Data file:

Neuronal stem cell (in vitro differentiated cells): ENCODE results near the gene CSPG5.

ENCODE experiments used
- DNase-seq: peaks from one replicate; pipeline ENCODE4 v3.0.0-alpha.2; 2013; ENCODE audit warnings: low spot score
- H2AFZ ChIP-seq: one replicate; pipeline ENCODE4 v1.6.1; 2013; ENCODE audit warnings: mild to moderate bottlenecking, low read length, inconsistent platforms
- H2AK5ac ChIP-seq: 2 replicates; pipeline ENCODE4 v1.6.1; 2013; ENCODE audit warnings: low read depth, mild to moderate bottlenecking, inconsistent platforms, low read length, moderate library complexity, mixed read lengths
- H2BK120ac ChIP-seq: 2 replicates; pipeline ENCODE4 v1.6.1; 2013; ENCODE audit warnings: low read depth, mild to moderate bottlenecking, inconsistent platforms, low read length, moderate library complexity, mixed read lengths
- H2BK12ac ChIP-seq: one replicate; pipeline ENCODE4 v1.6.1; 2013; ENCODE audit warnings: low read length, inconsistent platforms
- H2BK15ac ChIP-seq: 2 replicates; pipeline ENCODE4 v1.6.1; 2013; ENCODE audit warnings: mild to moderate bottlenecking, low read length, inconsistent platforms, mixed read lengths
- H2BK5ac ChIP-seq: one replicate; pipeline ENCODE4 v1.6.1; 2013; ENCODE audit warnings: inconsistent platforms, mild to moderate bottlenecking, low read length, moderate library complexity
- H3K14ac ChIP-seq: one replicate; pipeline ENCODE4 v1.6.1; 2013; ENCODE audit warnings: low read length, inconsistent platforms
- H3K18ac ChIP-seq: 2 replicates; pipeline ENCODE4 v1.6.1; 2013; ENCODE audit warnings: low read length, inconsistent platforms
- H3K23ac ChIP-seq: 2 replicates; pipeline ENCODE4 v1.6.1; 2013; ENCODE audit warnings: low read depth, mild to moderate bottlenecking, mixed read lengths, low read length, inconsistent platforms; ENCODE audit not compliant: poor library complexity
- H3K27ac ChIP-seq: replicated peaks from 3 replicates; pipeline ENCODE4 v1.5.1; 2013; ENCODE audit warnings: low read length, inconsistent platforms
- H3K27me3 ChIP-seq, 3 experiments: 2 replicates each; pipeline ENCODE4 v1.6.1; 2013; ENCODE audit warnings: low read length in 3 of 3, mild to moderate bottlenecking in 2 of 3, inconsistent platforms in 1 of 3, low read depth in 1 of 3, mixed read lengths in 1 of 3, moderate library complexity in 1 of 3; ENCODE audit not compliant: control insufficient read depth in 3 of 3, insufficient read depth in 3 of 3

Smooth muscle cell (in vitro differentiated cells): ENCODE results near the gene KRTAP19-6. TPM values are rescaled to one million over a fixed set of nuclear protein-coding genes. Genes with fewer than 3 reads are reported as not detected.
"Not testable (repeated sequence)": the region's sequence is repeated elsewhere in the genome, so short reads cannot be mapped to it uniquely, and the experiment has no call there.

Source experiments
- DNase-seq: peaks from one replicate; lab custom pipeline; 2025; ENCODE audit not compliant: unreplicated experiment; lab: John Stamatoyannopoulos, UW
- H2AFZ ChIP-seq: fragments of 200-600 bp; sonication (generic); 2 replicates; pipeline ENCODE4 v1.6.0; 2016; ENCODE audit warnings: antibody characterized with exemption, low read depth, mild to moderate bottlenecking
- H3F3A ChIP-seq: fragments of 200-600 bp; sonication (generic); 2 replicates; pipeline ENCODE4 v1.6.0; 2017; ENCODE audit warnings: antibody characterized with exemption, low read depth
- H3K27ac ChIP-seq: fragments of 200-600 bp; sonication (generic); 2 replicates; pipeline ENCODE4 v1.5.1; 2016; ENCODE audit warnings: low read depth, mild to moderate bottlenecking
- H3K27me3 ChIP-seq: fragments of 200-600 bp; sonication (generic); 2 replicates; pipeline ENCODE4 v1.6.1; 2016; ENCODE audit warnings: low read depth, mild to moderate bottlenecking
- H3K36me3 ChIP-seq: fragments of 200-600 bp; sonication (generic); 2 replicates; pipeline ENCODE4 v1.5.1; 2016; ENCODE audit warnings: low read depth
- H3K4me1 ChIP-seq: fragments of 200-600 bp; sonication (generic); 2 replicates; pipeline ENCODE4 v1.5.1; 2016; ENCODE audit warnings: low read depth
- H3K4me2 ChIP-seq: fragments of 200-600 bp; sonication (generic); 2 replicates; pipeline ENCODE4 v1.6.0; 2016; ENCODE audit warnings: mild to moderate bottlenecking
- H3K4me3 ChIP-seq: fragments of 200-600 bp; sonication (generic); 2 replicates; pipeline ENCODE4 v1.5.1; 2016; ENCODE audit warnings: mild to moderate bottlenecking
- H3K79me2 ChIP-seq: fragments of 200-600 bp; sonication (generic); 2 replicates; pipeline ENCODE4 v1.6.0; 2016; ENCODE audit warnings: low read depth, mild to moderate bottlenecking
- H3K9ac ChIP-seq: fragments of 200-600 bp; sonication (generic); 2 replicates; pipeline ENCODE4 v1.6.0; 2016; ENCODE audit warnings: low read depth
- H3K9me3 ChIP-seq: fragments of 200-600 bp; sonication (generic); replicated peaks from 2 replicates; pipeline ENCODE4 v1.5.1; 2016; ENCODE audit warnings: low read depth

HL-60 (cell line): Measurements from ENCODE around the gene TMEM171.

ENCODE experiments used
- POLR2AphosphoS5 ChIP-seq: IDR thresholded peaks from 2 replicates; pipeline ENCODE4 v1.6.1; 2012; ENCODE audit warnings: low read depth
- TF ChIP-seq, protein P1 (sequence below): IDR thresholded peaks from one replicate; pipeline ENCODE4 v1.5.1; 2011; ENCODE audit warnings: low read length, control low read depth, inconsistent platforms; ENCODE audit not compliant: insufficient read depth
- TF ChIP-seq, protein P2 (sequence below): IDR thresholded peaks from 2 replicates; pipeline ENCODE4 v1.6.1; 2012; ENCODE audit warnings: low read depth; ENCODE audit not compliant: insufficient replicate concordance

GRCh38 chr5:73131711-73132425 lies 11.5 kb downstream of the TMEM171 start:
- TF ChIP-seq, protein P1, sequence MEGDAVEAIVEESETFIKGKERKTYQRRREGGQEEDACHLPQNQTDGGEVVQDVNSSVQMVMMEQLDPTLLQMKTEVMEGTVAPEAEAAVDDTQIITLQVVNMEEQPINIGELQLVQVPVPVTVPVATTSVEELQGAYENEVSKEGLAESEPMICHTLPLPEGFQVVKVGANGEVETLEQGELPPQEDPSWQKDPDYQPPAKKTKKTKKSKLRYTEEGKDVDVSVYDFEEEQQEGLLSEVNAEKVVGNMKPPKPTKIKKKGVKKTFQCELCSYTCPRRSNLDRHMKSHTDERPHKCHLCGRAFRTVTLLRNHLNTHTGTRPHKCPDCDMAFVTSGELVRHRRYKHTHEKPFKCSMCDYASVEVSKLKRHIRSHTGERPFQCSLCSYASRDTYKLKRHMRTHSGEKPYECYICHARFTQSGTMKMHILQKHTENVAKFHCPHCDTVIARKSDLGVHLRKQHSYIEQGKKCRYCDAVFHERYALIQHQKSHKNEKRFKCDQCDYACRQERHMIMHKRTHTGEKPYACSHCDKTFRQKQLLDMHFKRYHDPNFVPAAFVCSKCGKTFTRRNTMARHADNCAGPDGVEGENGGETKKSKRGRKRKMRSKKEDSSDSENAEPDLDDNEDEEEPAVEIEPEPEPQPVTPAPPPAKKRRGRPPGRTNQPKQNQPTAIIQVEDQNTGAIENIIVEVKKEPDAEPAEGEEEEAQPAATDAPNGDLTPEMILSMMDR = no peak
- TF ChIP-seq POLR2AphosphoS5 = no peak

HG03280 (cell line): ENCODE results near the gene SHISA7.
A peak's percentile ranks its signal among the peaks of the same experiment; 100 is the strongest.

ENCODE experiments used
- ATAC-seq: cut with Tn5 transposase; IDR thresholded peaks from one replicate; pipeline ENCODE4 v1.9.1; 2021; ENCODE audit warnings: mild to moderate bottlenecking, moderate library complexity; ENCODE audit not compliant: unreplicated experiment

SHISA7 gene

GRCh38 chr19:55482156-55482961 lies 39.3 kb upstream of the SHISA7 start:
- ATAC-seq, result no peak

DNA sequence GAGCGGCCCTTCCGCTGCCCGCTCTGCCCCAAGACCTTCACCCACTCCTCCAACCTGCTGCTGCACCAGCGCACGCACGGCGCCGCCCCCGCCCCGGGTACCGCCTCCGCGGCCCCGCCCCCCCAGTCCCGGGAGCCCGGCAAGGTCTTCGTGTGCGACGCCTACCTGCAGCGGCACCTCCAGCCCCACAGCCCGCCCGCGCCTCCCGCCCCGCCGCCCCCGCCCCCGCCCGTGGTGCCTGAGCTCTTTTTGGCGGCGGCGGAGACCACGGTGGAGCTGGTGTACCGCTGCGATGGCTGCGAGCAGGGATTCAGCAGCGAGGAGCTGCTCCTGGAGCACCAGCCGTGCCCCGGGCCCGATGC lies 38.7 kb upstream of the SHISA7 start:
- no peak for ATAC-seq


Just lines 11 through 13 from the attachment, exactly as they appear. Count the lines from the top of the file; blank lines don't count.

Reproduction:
- H3K18ac ChIP-seq: 2 replicates; pipeline ENCODE4 v1.6.1; 2013; ENCODE audit warnings: low read length, inconsistent platforms
- H3K23ac ChIP-seq: 2 replicates; pipeline ENCODE4 v1.6.1; 2013; ENCODE audit warnings: low read depth, mild to moderate bottlenecking, mixed read lengths, low read length, inconsistent platforms; ENCODE audit not compliant: poor library complexity
- H3K27ac ChIP-seq: replicated peaks from 3 replicates; pipeline ENCODE4 v1.5.1; 2013; ENCODE audit warnings: low read length, inconsistent platforms